FIG. 2A presents an example of a building having interior transceivers and a roving object equipped with a tag. FIG. 2A also illustrates the last ten rays from the transceivers arriving at the tag, with some rays arriving directly, some rays blocked by metallic objects, and some rays deflected and arriving after multiple reflections.

FIG. 2B presents an example of the signal received at the roving tag from any single transceiver. The DP from the transceiver to the tag gives the expected value of the TOA. Other indirect signals experiencing a number of reflections and transmissions would arrive at the tag after the DP signal. In practice, since transceiver bandwidth is limited, the signal received at the tag will have amplitudes and arrival times like impulse signals, but shapes more similar to a pulse signal. The sum of these pulse shapes forms the signal received at the tag, which is referred to herein as the “channel profile.” Super-resolution techniques, such as the MUSIC algorithm or traditional cross-correlation techniques with DSSS signals, may be used to separate these TOA elements with high resolution.

With further reference to FIG. 2B, indoor navigation systems typically treat the first peak in the channel profile rising above the detection threshold as the estimated TOA of the DP. Assuming that the tag is operating in a single path environment, the actual expected DP and the estimated DP will typically be the same. However, in an environment generating multipath signals, the peak of the channel profile shifts away from the expected TOA resulting in an estimation error. The ranging error caused by this erroneous estimate of the TOA is referred to herein as the “distance measurement error” (DME). As the transmission bandwidth of the system increases, the pulses arriving from different paths become narrower and the estimated TOA of the first DP approaches the expected TOA value.

In obstructed line-of-sight multipath conditions, when the magnitude of the DP signal dips below the detection threshold, the first DP appearing in the channel profile is independent of the actual arrival time of the DP, and an undetected direct path (UDP) condition occurs causing a large DME value. FIG. 2B illustrates how a large DME may occur due to such a UDP condition, in this case resulting from simulated ray-tracing for a transmitted pulse with a bandwidth of 200 MHz. Since the difference between the strongest path received and the DP itself exceeds the dynamic bandwidth of the receiver, the result is a UDP condition. The DME resulting from the UDP condition may persist even if the bandwidth is increased to ultrawideband to resolve all multipath components of the channel impulse response.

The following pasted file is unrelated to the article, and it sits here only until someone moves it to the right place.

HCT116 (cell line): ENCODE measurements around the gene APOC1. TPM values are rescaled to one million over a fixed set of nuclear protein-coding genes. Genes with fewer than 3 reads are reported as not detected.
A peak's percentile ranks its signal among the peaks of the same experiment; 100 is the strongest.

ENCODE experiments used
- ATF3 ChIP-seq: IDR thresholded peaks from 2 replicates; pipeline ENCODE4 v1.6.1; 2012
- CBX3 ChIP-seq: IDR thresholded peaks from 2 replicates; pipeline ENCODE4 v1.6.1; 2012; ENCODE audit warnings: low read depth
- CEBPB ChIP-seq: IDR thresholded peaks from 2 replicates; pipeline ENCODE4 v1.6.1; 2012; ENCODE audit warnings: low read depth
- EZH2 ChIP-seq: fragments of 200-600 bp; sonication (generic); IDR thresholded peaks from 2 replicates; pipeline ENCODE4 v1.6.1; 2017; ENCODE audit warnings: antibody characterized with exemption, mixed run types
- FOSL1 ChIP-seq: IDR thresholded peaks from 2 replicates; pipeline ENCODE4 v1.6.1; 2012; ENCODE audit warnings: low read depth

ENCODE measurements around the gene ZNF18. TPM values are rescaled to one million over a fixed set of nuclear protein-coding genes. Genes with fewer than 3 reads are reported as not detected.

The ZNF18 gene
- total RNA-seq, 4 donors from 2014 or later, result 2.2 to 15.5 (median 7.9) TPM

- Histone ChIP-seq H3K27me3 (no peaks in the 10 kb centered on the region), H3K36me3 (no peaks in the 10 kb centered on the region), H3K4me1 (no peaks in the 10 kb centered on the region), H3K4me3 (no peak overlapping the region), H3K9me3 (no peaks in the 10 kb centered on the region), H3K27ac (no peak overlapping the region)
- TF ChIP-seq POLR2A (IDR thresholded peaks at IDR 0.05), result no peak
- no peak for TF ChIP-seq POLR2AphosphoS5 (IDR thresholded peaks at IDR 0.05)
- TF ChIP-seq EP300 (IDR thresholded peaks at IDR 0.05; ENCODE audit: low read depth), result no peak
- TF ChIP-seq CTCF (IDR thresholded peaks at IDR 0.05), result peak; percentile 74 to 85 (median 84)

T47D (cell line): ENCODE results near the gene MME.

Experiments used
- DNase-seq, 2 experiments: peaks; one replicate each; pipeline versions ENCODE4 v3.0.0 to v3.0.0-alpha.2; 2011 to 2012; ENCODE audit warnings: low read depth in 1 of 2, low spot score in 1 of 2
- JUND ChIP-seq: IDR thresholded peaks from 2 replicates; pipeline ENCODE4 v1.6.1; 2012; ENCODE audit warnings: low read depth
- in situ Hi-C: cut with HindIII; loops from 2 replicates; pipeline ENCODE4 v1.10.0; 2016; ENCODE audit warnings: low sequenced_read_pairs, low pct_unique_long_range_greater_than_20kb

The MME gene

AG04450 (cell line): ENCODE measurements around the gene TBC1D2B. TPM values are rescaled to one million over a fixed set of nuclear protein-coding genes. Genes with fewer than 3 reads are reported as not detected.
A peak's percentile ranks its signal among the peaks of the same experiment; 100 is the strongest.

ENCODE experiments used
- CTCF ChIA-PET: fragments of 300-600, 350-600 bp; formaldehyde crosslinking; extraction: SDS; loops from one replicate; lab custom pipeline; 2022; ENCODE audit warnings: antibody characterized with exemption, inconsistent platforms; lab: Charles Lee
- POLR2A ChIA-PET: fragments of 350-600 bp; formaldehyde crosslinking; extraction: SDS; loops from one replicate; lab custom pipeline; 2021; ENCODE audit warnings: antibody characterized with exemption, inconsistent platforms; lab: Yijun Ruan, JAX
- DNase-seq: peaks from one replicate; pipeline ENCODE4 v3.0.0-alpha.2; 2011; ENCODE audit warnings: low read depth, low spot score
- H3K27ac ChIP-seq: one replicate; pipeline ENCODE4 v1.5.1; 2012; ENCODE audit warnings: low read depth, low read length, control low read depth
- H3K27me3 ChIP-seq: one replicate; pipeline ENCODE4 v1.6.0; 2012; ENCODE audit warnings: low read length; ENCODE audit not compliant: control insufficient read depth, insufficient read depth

Multipath Positioning

With reference to FIG. 3, an embodiment of the present invention begins with an estimate of the initial position of the tag (Step 300). Such an estimate can be determined, for example, through the use of GPS positioning, a priori knowledge of the tag location, or by constraining the tag trajectory to a known path.

With an estimate of the initial position, a parametric model is developed relating the position to a determined characteristic of a received multipath signal (Step 304). The multipath signal may be received, for example, either at the tag or at one of the transceivers. The parametric model and its development is discussed in greater detail below.